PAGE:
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tesla pausing hiring we'll talk more about this we have another 2 hours and 57 minutes. becky, we're good. and frontier sweetening the bid to buy spirit. frontier would pay $250 million reverse breakup fee to spirit if regulators did not approve the plan combination for antitrust reasons. that is an issue with the approval of the deal next week over jetblue jetblue offered cash for spirit above the cash and stock deal that spirit and frontier announced. jetblue has a break up fee frontier throwing in another $250 million over jetblue. ceo ted christie will join us in the 7:00 hour. i don't think anybody saw the fight for spirit airlines
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coming phil lebeau will say you will not get a major airline. >> no more dance partners. that is the issue. >> bran diff ii >> you're good >> i'm crazy. >> that, too >> i tell you what is doing well shares of okta soaring after the management services company reported better than quarterly results unlike the rival software companies, raised outlook for the year the company's ceo says the currency headwinds impacting sa salesforce and microsoft because 22% of the business comes from outside of the united states okta's jied identity is benefits to support remote workers. that's what you see. people are worried making sure systems are secure hoping this stock which is up
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17%. >> 17% move in okta. speaking of the cloud, we are watching cloud stocks today after yesterday's rally. the provider of software for ough automating office tasks is up. investors snapping up other cloud stocks data dog and elastic and asana is down between 38% and 68%. becky, forget about the companies which i will not get up here and tell you what they do i don't know no clue. i do know this >> i was wondering myself with elastic. >> or mongodb. >> that's a database company db. >> what gave it away the huge moves is the market broken stocks should not go up and down 16% in a day and 16% the next day.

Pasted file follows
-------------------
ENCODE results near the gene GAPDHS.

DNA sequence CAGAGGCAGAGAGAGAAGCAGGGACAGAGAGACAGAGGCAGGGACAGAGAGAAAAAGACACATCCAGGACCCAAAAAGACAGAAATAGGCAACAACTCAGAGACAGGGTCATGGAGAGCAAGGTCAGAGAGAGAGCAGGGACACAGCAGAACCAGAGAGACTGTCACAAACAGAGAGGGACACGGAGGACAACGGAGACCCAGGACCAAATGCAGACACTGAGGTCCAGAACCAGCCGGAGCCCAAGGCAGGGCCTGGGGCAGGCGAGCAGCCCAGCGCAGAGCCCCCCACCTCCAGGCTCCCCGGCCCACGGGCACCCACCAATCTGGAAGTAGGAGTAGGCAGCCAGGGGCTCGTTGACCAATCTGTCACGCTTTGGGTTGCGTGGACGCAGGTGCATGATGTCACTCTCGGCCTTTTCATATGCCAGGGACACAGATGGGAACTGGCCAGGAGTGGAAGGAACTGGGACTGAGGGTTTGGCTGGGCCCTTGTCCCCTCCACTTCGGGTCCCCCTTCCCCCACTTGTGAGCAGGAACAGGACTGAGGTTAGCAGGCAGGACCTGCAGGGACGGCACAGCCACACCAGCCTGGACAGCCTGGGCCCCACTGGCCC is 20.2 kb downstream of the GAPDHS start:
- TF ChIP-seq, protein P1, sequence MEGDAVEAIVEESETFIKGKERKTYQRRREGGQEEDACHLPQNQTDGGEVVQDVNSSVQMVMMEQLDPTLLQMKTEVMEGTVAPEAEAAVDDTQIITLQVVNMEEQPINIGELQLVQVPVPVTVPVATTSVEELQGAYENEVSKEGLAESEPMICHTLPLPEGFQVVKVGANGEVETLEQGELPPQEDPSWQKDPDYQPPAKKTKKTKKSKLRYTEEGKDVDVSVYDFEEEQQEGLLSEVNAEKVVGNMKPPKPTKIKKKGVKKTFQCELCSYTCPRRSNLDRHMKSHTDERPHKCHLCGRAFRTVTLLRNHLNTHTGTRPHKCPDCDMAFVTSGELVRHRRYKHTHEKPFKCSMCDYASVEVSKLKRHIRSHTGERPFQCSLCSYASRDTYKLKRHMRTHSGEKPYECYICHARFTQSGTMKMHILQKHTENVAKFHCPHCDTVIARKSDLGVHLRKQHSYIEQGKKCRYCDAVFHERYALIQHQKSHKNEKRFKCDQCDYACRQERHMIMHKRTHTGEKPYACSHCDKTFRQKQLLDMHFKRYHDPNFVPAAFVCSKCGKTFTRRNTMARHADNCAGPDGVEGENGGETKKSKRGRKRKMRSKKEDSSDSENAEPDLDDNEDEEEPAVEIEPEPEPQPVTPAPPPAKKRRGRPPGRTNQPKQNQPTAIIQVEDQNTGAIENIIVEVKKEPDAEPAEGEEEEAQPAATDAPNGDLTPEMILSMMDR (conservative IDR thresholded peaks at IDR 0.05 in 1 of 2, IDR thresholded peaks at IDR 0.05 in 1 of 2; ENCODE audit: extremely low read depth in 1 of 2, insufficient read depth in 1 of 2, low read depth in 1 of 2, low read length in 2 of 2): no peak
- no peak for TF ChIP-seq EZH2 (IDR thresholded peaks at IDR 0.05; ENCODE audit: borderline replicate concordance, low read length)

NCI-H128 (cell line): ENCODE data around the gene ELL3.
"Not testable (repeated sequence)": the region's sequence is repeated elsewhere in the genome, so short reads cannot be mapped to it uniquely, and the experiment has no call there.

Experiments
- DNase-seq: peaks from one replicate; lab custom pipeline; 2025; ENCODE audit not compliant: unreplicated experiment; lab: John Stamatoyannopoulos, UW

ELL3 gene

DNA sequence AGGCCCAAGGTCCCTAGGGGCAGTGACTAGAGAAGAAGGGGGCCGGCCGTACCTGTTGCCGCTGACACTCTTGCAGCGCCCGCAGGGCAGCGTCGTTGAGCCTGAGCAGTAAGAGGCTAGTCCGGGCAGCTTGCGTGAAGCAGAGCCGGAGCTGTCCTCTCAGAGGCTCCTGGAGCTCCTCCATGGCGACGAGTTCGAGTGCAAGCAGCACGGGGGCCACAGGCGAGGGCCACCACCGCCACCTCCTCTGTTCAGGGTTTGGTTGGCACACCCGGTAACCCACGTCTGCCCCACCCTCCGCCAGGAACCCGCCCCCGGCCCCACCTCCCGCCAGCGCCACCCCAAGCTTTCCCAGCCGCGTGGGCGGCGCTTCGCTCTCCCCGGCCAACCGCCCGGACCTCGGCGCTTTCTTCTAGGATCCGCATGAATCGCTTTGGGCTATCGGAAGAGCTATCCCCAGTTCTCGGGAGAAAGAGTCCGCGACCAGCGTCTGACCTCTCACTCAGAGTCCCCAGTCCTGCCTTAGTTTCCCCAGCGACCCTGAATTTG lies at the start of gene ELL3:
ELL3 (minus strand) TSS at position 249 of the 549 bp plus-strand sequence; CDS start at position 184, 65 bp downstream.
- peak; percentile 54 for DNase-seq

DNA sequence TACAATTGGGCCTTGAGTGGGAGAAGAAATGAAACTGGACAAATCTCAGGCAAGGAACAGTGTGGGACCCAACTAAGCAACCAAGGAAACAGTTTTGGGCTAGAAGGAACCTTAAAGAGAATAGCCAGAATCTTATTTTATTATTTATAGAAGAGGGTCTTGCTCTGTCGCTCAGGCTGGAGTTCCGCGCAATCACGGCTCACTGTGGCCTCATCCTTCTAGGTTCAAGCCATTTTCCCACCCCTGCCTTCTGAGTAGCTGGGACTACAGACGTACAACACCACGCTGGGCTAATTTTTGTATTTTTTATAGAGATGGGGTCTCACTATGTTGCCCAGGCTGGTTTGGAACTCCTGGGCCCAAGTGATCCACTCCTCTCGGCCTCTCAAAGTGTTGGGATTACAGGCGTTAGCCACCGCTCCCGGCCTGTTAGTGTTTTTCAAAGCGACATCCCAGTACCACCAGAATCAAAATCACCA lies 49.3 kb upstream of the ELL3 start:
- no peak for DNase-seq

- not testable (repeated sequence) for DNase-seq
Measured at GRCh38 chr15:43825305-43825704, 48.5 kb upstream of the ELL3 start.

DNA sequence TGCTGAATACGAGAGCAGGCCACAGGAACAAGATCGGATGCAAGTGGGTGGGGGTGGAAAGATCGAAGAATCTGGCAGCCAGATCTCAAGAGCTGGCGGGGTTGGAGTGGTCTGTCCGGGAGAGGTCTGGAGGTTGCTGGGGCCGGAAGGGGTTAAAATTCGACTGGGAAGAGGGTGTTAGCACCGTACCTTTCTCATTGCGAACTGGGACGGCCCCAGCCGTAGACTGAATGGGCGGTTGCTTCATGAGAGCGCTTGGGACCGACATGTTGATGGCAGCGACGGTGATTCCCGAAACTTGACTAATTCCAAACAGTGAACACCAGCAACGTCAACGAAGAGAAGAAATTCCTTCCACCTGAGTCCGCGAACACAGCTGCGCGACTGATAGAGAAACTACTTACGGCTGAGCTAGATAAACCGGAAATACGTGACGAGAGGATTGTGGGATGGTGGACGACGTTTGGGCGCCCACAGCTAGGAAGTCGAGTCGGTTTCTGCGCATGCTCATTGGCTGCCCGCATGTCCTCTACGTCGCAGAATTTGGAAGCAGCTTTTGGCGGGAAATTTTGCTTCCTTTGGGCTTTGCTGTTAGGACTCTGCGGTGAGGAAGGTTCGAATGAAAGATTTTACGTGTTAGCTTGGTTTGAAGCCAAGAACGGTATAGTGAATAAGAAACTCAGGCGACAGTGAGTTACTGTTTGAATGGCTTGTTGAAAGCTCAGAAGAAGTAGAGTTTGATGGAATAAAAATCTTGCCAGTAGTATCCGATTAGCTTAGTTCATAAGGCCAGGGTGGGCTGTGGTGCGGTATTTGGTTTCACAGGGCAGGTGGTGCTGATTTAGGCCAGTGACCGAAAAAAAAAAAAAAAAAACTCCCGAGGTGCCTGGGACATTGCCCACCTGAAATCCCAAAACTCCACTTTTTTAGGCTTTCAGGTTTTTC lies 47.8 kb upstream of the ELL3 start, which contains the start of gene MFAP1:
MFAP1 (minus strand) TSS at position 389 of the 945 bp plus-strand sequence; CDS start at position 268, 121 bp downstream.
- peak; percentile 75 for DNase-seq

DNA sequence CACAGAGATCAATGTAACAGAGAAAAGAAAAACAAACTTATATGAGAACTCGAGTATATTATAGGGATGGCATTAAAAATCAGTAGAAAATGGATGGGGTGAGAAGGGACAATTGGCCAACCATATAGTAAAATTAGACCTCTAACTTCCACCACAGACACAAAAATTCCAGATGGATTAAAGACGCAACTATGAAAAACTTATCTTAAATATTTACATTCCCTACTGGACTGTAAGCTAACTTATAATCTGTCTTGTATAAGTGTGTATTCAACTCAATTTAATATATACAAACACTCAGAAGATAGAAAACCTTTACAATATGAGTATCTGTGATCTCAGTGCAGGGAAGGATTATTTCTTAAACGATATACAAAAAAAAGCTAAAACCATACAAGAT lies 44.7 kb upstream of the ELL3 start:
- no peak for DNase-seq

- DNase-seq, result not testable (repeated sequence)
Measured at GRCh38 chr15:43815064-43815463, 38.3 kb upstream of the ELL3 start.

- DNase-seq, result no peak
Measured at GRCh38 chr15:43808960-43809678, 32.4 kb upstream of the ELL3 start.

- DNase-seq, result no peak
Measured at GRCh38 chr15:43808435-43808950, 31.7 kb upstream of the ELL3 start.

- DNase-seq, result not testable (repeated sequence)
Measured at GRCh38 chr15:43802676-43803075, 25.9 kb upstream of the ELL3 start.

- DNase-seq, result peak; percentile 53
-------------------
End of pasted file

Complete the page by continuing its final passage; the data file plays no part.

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that's weird >> this is part of the gamification to the system all of the money out there looking for the safe haven it doesn't make sense to put it in cash. inflation north of 8%. your money is worth less every day. you have investors looking for places that is an infliflection point in the market. they are trying to find the best place. we want to be your friend. >> probably huge underlying options activity maybe not in the specific names. when things don't go well, you have the options under lying etf tweaking the system as well. 17% down one day 17% up the next. >> those are companies you are not as familiar with you saw massive moves in companies like walmart and target with the market capitalization the biggest drops they had seen
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since back to 1987 happening >> you interviewed brian cornell, the ceo, 32% drop in one day. for target to lose one-third of the value in one day >> that is an unbelievable number these are not small companies. >> you risk chasing off border line investors people who are sniffing around the stock market >> i will say that long-time investors, penalople who look at these price drops and think this is a place to get in it is not the crazy, lofty numbers. if i have a long-term investing plan, that is the time to buy. >> nasdaq futures are down welcome to the stock market in 2022, becky. >> it is not just down one day and up the next. you have 2 hours and 45 minutes
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to go. you have big numbers at 8:30 that could change. we will keep close track we hope you are, too when we come back, dan ives has a new note on apple. he will be here to talk about that and share thoughts about the super bad feeling on the economy according to elon musk apple shares down $1 today is jobs friday you have forecasters expecting the economy adding 328,000 jobs in may compared to the 428,000 it added in april you are watching "squawk box" and this is cnbc >> announcer: this cnbc program is sponsored by ib m. ibm. let's create and start crunching a year's worth of transactions